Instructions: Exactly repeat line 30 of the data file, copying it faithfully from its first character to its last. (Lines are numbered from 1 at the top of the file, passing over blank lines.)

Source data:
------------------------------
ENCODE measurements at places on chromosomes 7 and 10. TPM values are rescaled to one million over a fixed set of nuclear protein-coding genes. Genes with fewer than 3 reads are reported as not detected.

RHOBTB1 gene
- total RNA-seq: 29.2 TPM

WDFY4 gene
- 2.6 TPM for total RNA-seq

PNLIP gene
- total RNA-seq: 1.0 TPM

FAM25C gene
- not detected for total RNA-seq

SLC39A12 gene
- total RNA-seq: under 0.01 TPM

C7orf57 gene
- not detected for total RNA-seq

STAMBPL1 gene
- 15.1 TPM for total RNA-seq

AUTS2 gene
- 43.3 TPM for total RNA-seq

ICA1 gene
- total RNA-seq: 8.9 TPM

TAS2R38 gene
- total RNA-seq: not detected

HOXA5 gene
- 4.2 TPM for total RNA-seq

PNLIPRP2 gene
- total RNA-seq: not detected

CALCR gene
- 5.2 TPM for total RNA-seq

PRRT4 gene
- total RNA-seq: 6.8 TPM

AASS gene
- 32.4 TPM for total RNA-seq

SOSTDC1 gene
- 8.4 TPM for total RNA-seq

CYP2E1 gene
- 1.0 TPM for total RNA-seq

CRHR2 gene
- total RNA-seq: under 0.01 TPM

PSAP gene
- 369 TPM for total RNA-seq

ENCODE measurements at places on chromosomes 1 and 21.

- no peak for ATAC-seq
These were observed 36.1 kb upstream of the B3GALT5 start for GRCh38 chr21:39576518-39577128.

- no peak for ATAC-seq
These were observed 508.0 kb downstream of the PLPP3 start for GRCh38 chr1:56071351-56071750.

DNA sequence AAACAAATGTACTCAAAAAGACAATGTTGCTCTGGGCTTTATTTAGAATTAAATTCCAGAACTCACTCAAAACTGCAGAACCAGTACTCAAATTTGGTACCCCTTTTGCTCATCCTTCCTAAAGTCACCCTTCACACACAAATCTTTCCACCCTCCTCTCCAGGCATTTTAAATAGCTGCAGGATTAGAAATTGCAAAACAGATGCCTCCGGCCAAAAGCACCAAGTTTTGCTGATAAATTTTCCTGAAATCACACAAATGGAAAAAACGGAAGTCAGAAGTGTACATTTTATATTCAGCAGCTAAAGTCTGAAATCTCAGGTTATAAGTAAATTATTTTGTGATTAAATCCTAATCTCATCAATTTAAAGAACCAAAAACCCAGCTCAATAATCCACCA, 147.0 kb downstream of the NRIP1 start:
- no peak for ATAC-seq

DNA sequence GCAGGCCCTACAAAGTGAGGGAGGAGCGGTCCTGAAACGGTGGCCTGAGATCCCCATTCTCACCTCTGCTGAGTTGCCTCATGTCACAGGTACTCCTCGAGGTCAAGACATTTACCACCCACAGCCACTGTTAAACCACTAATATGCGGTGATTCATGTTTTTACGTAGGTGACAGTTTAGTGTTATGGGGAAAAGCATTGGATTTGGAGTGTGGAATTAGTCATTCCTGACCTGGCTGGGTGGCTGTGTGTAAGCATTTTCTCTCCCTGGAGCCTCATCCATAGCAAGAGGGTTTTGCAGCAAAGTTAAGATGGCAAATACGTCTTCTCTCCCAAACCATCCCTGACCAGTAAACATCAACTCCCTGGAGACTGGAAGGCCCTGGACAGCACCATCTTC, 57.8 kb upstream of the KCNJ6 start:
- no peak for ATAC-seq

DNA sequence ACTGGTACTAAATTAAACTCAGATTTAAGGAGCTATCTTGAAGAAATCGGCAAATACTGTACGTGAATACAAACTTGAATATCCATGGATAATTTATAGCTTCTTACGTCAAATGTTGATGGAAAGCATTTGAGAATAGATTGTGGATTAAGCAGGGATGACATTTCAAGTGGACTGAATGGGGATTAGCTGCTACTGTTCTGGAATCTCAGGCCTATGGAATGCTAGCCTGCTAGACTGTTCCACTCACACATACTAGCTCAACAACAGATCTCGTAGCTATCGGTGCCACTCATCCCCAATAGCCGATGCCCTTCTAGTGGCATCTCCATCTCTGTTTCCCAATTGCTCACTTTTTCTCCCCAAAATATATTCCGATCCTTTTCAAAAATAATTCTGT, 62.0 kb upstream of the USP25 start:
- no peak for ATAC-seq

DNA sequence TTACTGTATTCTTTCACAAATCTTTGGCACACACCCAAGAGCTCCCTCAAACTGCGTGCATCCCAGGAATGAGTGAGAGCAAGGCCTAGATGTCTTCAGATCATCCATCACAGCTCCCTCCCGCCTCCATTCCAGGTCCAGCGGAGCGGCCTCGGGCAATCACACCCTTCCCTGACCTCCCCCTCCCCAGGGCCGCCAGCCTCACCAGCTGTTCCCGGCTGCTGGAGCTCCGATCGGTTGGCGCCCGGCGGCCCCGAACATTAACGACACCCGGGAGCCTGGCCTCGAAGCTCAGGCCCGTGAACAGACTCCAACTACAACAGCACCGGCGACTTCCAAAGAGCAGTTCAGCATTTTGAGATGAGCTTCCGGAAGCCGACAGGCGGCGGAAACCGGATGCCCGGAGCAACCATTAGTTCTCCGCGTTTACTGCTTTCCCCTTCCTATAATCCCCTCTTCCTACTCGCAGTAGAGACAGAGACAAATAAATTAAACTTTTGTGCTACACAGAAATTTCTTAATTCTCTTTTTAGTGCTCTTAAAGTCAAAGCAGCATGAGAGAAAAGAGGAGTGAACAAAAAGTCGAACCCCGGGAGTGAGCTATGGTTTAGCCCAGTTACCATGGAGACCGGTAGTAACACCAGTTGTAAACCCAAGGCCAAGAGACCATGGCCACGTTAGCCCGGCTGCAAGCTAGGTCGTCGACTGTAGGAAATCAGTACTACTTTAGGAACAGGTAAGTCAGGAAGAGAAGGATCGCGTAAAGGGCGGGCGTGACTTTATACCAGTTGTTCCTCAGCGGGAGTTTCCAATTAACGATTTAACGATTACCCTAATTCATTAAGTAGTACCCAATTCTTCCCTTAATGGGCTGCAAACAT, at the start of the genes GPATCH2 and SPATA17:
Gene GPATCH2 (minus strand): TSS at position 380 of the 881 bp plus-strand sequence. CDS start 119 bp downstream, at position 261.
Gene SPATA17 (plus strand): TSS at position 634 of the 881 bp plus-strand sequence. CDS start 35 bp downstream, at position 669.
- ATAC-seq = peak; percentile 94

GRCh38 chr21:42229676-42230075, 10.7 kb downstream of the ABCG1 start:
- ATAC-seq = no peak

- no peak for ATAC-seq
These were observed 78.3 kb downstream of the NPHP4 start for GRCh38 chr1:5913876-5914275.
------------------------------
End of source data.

AASS gene